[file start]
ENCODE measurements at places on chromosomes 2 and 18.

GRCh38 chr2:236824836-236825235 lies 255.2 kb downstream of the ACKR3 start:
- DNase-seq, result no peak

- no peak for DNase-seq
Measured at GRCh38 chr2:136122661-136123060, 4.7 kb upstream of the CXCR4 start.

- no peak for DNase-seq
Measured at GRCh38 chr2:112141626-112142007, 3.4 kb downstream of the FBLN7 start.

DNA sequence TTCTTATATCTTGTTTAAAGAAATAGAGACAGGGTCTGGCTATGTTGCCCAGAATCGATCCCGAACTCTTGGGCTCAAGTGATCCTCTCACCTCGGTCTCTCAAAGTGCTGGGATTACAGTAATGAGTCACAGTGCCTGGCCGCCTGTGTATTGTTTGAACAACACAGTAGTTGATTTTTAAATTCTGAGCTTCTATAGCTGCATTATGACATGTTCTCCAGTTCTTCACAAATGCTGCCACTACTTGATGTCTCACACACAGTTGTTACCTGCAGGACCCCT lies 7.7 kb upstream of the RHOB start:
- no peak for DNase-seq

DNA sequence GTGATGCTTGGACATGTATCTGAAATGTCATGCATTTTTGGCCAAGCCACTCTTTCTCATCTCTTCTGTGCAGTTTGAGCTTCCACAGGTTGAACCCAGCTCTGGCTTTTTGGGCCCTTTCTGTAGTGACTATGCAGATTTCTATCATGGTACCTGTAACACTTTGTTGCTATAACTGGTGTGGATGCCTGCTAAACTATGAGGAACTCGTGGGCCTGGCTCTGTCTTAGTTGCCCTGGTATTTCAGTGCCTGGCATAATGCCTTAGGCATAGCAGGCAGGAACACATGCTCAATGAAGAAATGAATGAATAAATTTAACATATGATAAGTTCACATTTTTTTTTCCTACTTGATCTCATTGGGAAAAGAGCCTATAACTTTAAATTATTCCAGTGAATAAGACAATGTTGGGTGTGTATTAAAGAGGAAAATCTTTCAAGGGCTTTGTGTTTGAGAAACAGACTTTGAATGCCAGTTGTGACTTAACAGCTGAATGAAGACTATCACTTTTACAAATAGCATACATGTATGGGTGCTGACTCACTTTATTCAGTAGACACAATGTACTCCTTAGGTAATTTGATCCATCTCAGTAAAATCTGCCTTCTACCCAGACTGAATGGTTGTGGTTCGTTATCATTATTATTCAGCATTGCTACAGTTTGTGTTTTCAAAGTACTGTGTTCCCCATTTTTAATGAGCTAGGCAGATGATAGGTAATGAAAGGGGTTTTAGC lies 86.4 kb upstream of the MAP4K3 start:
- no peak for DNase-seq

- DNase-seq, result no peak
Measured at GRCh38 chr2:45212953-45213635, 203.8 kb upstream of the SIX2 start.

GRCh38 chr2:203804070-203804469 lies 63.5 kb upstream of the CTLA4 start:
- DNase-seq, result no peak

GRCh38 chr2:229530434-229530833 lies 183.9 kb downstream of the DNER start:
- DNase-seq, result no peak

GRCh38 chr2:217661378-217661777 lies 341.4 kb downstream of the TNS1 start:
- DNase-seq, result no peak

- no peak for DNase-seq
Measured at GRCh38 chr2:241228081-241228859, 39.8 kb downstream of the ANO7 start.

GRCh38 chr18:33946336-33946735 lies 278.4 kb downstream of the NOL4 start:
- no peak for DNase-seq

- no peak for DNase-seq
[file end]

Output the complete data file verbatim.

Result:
ENCODE measurements at places on chromosomes 2 and 18.

GRCh38 chr2:236824836-236825235 lies 255.2 kb downstream of the ACKR3 start:
- DNase-seq, result no peak

- no peak for DNase-seq
Measured at GRCh38 chr2:136122661-136123060, 4.7 kb upstream of the CXCR4 start.

- no peak for DNase-seq
Measured at GRCh38 chr2:112141626-112142007, 3.4 kb downstream of the FBLN7 start.

DNA sequence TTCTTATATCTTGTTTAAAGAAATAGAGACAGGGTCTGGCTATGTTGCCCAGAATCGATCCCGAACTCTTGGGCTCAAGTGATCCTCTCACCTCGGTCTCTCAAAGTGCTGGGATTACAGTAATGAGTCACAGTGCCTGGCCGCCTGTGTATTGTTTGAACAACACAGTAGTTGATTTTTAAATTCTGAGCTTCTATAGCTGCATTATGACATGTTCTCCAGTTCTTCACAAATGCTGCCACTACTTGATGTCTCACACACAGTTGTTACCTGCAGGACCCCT lies 7.7 kb upstream of the RHOB start:
- no peak for DNase-seq

DNA sequence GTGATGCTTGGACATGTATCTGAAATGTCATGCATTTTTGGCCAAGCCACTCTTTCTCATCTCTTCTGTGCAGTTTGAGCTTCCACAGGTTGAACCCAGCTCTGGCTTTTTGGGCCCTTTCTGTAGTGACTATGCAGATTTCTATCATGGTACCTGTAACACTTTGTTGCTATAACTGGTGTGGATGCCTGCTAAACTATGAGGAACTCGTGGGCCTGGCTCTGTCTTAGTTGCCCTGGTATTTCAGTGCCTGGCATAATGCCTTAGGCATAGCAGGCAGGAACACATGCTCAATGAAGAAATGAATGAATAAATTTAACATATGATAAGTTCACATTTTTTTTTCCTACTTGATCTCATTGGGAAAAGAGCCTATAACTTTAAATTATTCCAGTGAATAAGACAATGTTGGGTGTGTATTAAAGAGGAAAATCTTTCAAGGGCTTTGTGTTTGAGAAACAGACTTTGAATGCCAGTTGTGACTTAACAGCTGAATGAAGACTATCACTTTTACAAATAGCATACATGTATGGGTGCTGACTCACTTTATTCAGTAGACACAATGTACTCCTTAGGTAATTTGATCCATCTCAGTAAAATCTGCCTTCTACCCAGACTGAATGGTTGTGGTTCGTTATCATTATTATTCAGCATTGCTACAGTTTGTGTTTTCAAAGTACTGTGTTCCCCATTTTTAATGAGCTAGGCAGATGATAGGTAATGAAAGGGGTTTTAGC lies 86.4 kb upstream of the MAP4K3 start:
- no peak for DNase-seq

- DNase-seq, result no peak
Measured at GRCh38 chr2:45212953-45213635, 203.8 kb upstream of the SIX2 start.

GRCh38 chr2:203804070-203804469 lies 63.5 kb upstream of the CTLA4 start:
- DNase-seq, result no peak

GRCh38 chr2:229530434-229530833 lies 183.9 kb downstream of the DNER start:
- DNase-seq, result no peak

GRCh38 chr2:217661378-217661777 lies 341.4 kb downstream of the TNS1 start:
- DNase-seq, result no peak

- no peak for DNase-seq
Measured at GRCh38 chr2:241228081-241228859, 39.8 kb downstream of the ANO7 start.

GRCh38 chr18:33946336-33946735 lies 278.4 kb downstream of the NOL4 start:
- no peak for DNase-seq

- no peak for DNase-seq